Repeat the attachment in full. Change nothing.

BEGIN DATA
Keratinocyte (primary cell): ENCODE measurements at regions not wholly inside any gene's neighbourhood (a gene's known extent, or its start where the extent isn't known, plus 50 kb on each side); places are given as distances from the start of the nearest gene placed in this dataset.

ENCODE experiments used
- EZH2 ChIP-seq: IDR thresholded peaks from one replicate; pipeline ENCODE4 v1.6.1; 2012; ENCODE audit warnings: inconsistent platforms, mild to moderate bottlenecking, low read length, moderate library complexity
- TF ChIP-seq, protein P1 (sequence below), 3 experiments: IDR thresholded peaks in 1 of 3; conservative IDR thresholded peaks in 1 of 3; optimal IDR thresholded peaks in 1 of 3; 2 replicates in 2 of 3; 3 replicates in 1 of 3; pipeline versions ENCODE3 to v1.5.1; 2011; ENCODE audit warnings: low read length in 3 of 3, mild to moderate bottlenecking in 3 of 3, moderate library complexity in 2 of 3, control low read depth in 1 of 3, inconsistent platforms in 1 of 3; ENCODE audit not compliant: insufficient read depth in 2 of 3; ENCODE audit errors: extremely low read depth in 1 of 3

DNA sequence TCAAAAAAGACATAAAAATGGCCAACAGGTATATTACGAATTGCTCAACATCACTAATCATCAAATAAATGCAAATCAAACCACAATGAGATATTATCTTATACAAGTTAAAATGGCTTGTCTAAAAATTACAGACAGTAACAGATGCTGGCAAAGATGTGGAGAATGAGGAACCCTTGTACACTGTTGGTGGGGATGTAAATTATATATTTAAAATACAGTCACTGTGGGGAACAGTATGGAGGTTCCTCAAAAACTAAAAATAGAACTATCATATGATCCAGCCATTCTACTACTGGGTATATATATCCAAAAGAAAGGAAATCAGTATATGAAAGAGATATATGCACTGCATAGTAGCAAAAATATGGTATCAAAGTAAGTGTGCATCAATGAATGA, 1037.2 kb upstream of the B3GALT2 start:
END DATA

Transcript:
Keratinocyte (primary cell): ENCODE measurements at regions not wholly inside any gene's neighbourhood (a gene's known extent, or its start where the extent isn't known, plus 50 kb on each side); places are given as distances from the start of the nearest gene placed in this dataset.

ENCODE experiments used
- EZH2 ChIP-seq: IDR thresholded peaks from one replicate; pipeline ENCODE4 v1.6.1; 2012; ENCODE audit warnings: inconsistent platforms, mild to moderate bottlenecking, low read length, moderate library complexity
- TF ChIP-seq, protein P1 (sequence below), 3 experiments: IDR thresholded peaks in 1 of 3; conservative IDR thresholded peaks in 1 of 3; optimal IDR thresholded peaks in 1 of 3; 2 replicates in 2 of 3; 3 replicates in 1 of 3; pipeline versions ENCODE3 to v1.5.1; 2011; ENCODE audit warnings: low read length in 3 of 3, mild to moderate bottlenecking in 3 of 3, moderate library complexity in 2 of 3, control low read depth in 1 of 3, inconsistent platforms in 1 of 3; ENCODE audit not compliant: insufficient read depth in 2 of 3; ENCODE audit errors: extremely low read depth in 1 of 3

DNA sequence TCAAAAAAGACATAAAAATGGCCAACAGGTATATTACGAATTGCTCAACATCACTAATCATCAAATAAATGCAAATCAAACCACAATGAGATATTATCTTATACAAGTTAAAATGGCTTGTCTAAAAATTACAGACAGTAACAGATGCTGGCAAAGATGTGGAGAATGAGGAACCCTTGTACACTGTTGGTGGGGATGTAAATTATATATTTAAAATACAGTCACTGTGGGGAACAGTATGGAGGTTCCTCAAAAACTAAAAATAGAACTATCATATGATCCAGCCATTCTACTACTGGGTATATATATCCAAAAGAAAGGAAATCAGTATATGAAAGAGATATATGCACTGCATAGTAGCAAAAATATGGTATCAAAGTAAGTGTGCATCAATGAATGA, 1037.2 kb upstream of the B3GALT2 start: